# Does uncanny dodge prevent ranged sneak attacks?

I have a Pathfinder ranged rogue build and I was looking up some some rules on sneak attack. The way I read it, it would seem that it's almost impossible to sneak attack anybody that has with uncanny dodge using range weapons.

Here's what is said about the condition needed for sneak attacking:

the rogue's attack deals extra damage anytime her target would be denied a dexterity bonus to AC, or when the rogue flanks her target.

Since ranged flanking seems a bit illogical, it seems you can only sneak attack by denying defenders their dex modifier. In combat that would usually be in the surprise round, when your opponents are still flat footed. However, when somebody has uncanny dodge things change.

About being flat footed, uncanny dodge says the following:

a rogue can react to danger before her senses would normally allow her to do so. She cannot be caught flat-footed, nor does she loose her dex bonus to ac if the attacker is invisible.

I feel this implies that the flat footed condition can never be applied to characters with uncanny dodge. I have not yet found a situation where the dex bonus is denied, while the defenders are still conscious and in control of their own body.

Then there is the rogue talent surprise attack. And it seems it's ruling conflicts with the uncanny dodge rulings. It says:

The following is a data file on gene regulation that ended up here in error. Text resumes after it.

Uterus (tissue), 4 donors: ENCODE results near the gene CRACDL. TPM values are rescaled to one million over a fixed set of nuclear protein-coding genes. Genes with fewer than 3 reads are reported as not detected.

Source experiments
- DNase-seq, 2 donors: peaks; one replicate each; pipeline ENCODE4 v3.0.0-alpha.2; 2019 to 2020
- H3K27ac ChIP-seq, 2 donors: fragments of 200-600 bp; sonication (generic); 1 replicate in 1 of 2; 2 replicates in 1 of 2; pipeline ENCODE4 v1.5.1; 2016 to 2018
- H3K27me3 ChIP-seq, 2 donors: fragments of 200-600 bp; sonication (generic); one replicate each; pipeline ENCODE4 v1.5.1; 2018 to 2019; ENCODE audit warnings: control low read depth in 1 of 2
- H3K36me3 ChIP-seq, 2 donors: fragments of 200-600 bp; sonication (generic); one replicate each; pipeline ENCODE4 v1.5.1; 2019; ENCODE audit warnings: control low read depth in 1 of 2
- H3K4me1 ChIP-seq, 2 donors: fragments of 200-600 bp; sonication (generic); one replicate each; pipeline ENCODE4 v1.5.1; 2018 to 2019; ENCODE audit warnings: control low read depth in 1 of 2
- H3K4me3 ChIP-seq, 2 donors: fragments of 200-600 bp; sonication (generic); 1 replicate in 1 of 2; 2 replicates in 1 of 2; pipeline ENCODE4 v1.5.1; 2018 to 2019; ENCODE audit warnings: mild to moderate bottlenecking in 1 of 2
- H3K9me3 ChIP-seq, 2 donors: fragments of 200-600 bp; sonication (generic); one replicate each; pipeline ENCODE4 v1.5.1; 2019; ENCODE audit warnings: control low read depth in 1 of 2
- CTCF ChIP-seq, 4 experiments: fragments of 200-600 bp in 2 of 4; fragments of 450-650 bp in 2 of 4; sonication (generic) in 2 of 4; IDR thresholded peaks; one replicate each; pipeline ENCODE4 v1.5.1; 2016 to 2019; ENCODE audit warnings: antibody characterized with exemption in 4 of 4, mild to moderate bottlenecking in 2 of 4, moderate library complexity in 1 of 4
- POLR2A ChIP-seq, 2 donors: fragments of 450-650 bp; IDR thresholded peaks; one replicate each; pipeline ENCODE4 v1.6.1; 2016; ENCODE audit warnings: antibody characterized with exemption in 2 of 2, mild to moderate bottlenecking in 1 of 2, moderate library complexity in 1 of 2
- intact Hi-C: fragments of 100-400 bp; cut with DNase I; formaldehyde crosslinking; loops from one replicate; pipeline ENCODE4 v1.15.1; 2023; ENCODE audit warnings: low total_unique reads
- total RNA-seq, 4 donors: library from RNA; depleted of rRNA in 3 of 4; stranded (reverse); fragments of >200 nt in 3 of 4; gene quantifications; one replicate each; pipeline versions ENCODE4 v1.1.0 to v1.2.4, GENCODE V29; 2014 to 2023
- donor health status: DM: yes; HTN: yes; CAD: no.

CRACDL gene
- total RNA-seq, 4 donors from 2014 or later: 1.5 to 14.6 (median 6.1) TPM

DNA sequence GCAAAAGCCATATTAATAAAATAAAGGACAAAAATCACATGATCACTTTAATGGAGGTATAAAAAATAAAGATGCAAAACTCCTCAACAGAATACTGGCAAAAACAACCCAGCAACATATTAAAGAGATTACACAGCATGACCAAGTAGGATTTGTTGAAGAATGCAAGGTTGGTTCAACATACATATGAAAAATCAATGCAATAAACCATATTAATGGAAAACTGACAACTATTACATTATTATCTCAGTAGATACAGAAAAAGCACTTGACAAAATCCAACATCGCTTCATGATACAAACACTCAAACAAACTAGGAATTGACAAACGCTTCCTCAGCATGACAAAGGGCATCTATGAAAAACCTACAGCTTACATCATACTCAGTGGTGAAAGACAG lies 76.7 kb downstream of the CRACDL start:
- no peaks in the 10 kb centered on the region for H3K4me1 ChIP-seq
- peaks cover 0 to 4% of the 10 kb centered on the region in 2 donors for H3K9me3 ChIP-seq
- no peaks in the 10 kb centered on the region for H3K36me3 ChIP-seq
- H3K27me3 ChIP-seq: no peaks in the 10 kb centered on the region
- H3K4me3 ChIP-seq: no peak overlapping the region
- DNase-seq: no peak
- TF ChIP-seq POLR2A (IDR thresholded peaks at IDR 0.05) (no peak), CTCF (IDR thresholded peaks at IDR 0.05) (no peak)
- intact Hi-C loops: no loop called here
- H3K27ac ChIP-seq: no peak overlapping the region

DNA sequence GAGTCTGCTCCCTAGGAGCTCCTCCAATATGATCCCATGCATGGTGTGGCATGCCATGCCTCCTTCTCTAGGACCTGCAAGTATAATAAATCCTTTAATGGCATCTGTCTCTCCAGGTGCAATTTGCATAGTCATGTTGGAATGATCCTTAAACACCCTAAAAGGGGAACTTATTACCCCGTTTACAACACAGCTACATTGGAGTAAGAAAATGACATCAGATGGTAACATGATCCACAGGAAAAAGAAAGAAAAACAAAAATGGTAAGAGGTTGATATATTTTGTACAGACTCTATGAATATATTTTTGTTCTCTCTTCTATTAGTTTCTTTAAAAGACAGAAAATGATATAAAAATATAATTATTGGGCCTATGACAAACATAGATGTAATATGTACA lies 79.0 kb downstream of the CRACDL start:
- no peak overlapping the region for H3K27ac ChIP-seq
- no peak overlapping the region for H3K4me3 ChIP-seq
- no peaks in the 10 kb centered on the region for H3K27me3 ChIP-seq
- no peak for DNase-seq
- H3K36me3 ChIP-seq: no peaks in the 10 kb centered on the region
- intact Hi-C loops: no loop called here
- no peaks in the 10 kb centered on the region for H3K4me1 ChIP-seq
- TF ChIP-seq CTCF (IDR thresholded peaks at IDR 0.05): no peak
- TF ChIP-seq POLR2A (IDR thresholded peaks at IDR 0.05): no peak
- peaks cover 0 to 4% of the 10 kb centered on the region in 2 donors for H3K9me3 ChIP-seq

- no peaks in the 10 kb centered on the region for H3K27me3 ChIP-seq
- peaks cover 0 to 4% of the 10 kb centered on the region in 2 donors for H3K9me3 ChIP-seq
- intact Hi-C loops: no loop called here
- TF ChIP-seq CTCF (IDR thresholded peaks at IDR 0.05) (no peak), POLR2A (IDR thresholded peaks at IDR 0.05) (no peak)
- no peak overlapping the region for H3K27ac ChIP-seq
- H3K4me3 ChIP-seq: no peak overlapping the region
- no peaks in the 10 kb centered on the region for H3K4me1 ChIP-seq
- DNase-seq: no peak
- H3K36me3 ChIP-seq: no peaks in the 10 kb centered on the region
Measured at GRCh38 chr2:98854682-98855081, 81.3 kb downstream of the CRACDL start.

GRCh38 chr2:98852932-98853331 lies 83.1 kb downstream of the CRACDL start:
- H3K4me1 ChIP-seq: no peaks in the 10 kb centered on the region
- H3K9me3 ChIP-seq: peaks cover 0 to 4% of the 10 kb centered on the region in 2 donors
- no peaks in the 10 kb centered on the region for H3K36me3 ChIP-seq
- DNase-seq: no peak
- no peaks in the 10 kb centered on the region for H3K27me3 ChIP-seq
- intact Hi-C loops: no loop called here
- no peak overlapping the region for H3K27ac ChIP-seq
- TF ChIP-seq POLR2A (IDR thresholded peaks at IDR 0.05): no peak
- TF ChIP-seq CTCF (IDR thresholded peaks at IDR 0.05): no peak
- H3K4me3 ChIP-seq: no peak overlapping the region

During the surprise round, opponents are always considered flat-footed to a rogue with this ability, even if they have already acted.

You could debate about what is said in all these rules, and what the intentions of the rules are. I think they can be read in at least two ways.

One way would be to say that a rogue with uncanny dodge cannot be caught flat footed, so it will always have their dex bonus applied to the defense. The surprise attack cannot work on them, and this is also due to the fact that the surprise attack is meant to provide the flat footed condition to the defender that has already acted in the surprise round. It cannot turn off the uncanny dodge ability of any defender.

Another way would be to say that the surprise attack doesn't make the defender flat footed, but they are only considered to be flat footed for the attacker. This means, while the defenders are not flat footed, they are treated as flat footed only to the attacker with this talent.

The first interpretation denies the sneak attack, while the second allows it. At this point I think I agree with the second statement since it does not create a conflict in the rules. But it also helps that I sort of want to use the rules in my favor. So is this possible?

• Please use quoteboxes, that is, paragraphs starting with >, rather than codeboxes, paragraphs starting with four spaces, for quotes. Alternative web-browsing tools, particularly non-visual ones for the blind, handle code in very specific ways that is not appropriate to regular text. – KRyan Oct 18 '15 at 13:15